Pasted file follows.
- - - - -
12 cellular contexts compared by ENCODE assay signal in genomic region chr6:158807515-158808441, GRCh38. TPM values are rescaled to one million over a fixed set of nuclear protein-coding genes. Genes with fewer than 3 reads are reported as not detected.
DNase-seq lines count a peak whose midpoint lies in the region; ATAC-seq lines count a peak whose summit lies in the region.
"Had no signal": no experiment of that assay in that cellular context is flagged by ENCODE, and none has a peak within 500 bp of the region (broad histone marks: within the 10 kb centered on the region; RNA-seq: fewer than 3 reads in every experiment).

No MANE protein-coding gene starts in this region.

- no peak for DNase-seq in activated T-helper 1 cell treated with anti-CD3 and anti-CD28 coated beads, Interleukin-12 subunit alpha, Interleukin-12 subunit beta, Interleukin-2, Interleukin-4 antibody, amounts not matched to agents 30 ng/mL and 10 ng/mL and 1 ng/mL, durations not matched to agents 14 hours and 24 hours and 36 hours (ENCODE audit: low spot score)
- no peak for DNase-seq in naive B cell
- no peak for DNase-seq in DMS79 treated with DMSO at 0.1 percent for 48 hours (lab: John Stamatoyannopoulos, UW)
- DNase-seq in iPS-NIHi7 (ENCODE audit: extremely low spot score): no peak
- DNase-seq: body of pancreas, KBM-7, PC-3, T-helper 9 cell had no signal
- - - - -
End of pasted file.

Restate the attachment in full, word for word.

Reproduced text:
12 cellular contexts compared by ENCODE assay signal in genomic region chr6:158807515-158808441, GRCh38. TPM values are rescaled to one million over a fixed set of nuclear protein-coding genes. Genes with fewer than 3 reads are reported as not detected.
DNase-seq lines count a peak whose midpoint lies in the region; ATAC-seq lines count a peak whose summit lies in the region.
"Had no signal": no experiment of that assay in that cellular context is flagged by ENCODE, and none has a peak within 500 bp of the region (broad histone marks: within the 10 kb centered on the region; RNA-seq: fewer than 3 reads in every experiment).

No MANE protein-coding gene starts in this region.

- no peak for DNase-seq in activated T-helper 1 cell treated with anti-CD3 and anti-CD28 coated beads, Interleukin-12 subunit alpha, Interleukin-12 subunit beta, Interleukin-2, Interleukin-4 antibody, amounts not matched to agents 30 ng/mL and 10 ng/mL and 1 ng/mL, durations not matched to agents 14 hours and 24 hours and 36 hours (ENCODE audit: low spot score)
- no peak for DNase-seq in naive B cell
- no peak for DNase-seq in DMS79 treated with DMSO at 0.1 percent for 48 hours (lab: John Stamatoyannopoulos, UW)
- DNase-seq in iPS-NIHi7 (ENCODE audit: extremely low spot score): no peak
- DNase-seq: body of pancreas, KBM-7, PC-3, T-helper 9 cell had no signal